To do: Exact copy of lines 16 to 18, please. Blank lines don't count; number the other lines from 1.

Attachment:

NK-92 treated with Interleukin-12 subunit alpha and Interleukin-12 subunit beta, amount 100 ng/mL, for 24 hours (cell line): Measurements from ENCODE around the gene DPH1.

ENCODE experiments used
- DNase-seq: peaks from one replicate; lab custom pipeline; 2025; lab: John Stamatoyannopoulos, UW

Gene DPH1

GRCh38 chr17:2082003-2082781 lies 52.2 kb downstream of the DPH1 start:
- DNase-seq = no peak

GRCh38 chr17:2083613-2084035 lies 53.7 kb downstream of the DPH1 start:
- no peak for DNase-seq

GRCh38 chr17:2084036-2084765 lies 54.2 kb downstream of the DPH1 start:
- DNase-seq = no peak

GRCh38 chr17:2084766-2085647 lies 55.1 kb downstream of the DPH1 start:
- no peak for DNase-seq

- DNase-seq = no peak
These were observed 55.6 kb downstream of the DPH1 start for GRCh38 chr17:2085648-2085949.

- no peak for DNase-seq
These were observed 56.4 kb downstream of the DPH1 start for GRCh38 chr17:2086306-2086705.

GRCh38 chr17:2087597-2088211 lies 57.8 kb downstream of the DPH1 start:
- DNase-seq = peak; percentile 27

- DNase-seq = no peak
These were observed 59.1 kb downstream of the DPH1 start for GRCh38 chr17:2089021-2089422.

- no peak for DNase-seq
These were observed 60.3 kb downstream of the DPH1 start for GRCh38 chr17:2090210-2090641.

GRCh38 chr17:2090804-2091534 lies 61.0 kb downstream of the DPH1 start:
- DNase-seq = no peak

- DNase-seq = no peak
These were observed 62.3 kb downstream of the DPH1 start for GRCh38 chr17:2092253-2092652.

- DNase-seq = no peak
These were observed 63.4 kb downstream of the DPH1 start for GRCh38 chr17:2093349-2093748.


These were observed 56.4 kb downstream of the DPH1 start for GRCh38 chr17:2086306-2086705.

GRCh38 chr17:2087597-2088211 lies 57.8 kb downstream of the DPH1 start:
- DNase-seq = peak; percentile 27